Alec Willows as the Iraqi Museum curator Khalil Najim in the Working Spark Theatre production of Ghosts in Baghdad. Photo by Tim Matheson.
Alec Willows as the Iraqi Museum curator Khalil Najim in the Working Spark Theatre production of Ghosts in Baghdad. Photo by Tim Matheson.

The two acts of the Working Spark Theatre production of Ghosts in Baghdad feel like two very different plays.

[pullquote]It is in the exploration of these questions and the sometimes difficult answers that are the biggest strengths of Deines’s script.  While as an audience we may not be able to fully relate to the unique motivators that her characters possess, we can empathize.  Our own questions rise as we acknowledge that we too hope we could do the “right” thing, but can just as easily understand the need for survival.  This internal conflict makes for some interesting discussions at intermission.[/pullquote]In the world premiere of playwright Michelle Deines’s Ghosts in Baghdad, which opened Friday night at Little Mountain Theatre, the first half asks what you are willing to do to survive in face of war.  While that central question might not be new, here Deines uses culture to frame that question, providing characters with different answers.

For museum curator Khalil Najim (Alec Willows) and his assistant Malika (Sarah May Redmond) it is not just about surviving, but also preserving in the face of seemingly insurmountable odds.  For the young Noor (Gili Roskies) it is simply about the daily struggle as an orphan of war, and for the man she turns to for help, Hazma (Joshua Drebit), it is about finding a better life for himself no matter the impact his actions may have on others.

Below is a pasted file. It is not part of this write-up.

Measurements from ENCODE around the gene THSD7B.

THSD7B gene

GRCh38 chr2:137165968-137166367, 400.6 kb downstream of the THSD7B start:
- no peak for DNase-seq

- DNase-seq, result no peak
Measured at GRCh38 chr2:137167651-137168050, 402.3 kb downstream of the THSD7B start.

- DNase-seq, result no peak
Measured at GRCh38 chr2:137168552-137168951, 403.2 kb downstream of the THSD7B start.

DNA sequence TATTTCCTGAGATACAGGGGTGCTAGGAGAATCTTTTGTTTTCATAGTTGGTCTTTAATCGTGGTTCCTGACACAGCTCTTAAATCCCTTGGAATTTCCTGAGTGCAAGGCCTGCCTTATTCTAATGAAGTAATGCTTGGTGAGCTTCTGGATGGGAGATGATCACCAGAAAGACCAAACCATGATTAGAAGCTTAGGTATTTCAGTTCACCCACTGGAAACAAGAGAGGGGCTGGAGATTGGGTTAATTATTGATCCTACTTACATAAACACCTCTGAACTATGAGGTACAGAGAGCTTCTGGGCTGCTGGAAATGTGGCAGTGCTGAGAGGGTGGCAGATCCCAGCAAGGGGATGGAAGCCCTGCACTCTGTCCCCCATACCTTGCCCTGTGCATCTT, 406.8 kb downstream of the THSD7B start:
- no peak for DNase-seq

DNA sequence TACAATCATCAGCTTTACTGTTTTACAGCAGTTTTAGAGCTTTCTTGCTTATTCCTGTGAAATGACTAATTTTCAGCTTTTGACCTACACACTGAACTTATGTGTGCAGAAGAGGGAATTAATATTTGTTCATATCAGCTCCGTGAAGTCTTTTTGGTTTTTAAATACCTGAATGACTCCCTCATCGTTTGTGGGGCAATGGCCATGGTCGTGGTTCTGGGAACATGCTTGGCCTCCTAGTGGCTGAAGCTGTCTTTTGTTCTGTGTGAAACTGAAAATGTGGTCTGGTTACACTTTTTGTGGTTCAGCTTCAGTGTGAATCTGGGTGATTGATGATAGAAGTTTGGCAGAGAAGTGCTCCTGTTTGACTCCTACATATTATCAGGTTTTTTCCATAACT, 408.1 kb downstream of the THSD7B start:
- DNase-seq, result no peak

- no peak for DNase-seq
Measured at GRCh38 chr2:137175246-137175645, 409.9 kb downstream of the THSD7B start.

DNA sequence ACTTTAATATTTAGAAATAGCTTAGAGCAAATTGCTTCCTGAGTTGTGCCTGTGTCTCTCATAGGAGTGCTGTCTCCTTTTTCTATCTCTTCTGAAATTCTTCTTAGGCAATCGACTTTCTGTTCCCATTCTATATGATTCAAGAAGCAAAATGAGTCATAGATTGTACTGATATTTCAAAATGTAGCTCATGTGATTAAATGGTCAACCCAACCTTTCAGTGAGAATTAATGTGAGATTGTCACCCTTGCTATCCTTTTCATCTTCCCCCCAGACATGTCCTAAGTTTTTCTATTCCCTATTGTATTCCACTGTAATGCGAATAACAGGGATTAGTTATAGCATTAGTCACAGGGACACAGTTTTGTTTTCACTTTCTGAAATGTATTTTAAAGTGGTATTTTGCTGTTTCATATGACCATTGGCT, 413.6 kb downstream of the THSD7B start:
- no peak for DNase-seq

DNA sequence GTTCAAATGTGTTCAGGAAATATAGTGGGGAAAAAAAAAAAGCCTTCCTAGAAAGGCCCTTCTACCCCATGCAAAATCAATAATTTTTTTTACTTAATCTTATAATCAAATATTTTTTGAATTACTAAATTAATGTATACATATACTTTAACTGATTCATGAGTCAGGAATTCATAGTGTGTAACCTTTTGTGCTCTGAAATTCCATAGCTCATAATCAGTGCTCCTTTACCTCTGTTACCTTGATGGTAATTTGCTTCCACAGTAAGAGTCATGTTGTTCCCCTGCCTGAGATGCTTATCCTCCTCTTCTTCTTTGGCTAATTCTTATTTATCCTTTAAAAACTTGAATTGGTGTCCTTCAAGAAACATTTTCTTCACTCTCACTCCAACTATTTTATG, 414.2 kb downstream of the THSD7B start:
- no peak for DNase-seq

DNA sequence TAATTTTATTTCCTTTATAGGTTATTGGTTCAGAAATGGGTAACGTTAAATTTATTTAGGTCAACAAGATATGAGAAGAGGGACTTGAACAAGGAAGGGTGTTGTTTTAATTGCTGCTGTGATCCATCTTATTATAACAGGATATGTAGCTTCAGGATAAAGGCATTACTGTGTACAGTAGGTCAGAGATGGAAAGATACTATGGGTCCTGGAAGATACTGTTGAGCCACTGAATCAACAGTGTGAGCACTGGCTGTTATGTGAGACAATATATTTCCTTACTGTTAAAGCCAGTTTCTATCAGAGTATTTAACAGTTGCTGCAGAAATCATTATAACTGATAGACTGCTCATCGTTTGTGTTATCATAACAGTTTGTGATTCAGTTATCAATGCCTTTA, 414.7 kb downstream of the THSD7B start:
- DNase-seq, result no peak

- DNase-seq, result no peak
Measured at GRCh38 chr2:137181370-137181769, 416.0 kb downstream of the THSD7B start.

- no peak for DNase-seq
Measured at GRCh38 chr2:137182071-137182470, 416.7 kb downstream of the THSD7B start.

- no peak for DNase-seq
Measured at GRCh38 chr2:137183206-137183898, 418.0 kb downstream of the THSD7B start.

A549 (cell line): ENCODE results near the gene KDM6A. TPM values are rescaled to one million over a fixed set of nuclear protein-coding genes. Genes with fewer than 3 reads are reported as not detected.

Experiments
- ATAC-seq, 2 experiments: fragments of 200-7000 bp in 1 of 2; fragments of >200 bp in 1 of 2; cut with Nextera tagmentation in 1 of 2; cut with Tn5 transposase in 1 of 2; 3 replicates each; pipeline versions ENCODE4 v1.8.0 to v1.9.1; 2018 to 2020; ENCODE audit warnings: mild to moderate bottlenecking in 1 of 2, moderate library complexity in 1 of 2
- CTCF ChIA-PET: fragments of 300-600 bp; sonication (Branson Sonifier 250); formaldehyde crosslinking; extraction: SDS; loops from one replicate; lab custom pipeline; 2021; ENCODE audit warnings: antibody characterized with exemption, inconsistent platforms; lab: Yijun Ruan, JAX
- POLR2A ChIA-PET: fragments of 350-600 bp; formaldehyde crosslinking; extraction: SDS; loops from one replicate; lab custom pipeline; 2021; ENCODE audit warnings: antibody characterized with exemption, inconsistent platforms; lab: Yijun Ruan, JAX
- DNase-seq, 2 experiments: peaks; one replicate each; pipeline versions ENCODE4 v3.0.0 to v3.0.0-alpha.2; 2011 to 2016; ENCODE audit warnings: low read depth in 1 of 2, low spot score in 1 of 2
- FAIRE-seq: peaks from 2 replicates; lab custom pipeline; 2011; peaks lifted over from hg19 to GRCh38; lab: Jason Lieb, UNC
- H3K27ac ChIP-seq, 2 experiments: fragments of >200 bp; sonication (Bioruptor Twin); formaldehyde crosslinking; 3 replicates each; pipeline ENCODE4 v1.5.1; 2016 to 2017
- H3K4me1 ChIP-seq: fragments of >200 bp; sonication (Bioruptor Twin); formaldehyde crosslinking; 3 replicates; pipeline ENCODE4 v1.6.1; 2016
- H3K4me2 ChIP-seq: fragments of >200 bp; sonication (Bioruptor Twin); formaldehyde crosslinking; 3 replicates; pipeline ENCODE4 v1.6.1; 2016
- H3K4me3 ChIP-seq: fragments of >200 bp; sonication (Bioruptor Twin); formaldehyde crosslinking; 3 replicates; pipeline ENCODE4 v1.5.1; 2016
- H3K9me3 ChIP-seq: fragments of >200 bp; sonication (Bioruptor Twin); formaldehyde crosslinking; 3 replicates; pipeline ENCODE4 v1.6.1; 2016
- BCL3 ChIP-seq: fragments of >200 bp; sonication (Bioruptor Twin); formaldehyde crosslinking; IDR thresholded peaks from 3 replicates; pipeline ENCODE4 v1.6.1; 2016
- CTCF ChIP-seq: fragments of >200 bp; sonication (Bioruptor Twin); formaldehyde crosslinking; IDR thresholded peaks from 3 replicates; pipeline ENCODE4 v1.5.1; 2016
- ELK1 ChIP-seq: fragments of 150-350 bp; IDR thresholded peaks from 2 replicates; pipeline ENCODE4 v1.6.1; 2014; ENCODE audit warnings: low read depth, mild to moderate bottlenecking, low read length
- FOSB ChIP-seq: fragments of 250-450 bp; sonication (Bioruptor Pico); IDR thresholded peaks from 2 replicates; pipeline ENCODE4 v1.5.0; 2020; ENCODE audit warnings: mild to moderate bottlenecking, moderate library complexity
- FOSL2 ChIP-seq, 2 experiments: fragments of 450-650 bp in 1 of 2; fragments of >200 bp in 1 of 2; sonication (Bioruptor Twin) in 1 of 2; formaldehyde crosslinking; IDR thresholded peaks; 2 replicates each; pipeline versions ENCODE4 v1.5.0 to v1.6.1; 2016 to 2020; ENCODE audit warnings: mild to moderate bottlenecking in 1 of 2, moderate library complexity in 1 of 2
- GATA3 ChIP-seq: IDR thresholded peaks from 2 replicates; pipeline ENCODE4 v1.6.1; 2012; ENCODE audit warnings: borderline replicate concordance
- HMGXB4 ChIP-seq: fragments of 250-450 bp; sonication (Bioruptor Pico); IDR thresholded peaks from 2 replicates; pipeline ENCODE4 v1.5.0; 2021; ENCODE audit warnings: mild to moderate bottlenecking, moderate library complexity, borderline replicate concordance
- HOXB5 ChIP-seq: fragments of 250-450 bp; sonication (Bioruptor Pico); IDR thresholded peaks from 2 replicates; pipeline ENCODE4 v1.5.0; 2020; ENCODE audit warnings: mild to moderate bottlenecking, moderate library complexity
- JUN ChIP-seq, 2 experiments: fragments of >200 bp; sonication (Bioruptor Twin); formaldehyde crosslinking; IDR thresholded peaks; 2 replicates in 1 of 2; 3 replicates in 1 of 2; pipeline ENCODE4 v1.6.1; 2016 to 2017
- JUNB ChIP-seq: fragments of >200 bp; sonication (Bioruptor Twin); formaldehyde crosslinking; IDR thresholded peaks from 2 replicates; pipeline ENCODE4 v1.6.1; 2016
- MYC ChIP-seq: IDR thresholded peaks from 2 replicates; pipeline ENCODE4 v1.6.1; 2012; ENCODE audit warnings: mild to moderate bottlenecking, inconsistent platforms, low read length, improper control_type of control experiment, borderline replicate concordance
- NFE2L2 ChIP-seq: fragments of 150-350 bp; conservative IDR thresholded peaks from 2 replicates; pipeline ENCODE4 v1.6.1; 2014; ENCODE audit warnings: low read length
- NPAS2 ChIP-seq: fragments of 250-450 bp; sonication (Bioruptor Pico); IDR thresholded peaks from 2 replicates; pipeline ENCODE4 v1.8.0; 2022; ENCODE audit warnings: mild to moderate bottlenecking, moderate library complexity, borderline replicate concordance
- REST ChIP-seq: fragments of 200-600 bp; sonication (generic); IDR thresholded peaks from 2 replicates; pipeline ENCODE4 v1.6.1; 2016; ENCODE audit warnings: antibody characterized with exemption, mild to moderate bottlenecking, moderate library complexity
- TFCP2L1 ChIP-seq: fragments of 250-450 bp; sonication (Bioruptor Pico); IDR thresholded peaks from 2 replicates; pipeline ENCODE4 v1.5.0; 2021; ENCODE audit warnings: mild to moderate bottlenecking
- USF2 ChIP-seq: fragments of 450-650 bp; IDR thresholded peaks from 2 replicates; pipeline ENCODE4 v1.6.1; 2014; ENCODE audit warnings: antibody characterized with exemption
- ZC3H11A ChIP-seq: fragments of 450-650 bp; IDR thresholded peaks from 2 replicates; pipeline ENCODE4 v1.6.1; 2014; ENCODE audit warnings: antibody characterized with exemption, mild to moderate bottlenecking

It is in the exploration of these questions and the sometimes difficult answers that are the biggest strengths of Deines’s script.  While as an audience we may not be able to fully relate to the unique motivators that her characters possess, we can empathize.  Our own questions rise as we acknowledge that we too hope we could do the “right” thing, but can just as easily understand the need for survival.  This internal conflict makes for some interesting discussions at intermission.

But with little in the way of preparation in act one for the intrigue we are about to witness in the second, it is as if we have stepped into a very different play after the break.  Deines essentially abandons her exploration of the struggle between culture and conflict for a plot that starts to feel a lot like a Hollywood thriller.  Moving into that thriller territory results in a whole that is less than satisfying and is exacerbated by her abandonment of several sub-plots including unexplored references to Khalil’s daughter and Malika’s nephew.

As a result of this fundamental shift, director John Murphy has difficulty reining in his actors in act two.  As the play progresses some of the measured and subtle performances of the first half become way too big for the tiny Little Mountain space.

Performing inside the odd Little Mountain space with its pillars and odd shape is always problematic and this production is no different, although director Murphy helps by moving his actors into the audience from time-to-time. Projection designer Corwin Ferguson helps set some locales with photographs on large sheets at the back of the stage, but curiously the projections are not used consistently.

There is a feeling as you leave the theatre that you’ve seen two related but distinct plays.  Where personally I would have liked two acts that more fully explored some of the playwright’s headier themes, I would have also settled for a two-act thriller.

By Michelle Deines. Directed by John Murphy. Ghosts in Baghdad continues at the Little Mountain Theatre (195 East 26th Ave, Vancouver) through April 6, 2014.  Visit http://workingspark.com for tickets and information.